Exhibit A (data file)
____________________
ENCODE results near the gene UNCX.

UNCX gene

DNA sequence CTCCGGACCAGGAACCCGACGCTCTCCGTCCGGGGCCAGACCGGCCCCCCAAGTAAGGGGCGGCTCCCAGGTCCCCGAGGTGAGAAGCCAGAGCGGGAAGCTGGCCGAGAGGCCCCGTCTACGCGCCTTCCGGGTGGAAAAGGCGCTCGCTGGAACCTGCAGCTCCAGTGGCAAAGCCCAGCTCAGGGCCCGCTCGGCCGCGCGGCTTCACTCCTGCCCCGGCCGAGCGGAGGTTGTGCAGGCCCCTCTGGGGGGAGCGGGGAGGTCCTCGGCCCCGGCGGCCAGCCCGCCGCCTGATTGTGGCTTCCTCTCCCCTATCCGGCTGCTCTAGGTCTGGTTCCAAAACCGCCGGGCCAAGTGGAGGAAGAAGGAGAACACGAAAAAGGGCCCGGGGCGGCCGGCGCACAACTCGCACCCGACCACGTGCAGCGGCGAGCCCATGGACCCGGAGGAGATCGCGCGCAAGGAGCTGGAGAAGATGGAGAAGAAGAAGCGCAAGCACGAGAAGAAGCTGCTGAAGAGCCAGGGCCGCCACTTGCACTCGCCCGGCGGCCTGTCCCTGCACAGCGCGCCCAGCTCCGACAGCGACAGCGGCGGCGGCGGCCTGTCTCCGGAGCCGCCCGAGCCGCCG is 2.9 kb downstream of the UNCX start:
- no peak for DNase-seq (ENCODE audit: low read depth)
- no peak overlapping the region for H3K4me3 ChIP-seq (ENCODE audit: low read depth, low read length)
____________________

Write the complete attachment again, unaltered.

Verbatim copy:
ENCODE results near the gene UNCX.

UNCX gene

DNA sequence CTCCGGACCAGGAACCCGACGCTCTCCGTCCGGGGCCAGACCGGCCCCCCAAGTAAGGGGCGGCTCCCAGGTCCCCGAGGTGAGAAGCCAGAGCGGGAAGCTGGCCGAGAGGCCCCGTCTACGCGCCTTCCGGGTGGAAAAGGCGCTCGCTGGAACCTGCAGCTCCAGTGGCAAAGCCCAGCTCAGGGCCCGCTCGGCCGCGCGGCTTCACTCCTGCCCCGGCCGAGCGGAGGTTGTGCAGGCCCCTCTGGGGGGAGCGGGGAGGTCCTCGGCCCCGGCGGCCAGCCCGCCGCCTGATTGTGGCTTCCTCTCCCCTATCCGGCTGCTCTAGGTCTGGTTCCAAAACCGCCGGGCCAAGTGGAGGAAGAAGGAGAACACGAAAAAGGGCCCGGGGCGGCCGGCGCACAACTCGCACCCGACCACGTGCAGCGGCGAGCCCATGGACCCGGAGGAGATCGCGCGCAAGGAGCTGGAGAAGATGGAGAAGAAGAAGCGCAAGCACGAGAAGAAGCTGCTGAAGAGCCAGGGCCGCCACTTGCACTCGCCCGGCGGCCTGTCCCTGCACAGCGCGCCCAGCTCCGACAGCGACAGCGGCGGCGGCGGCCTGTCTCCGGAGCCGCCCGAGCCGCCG is 2.9 kb downstream of the UNCX start:
- no peak for DNase-seq (ENCODE audit: low read depth)
- no peak overlapping the region for H3K4me3 ChIP-seq (ENCODE audit: low read depth, low read length)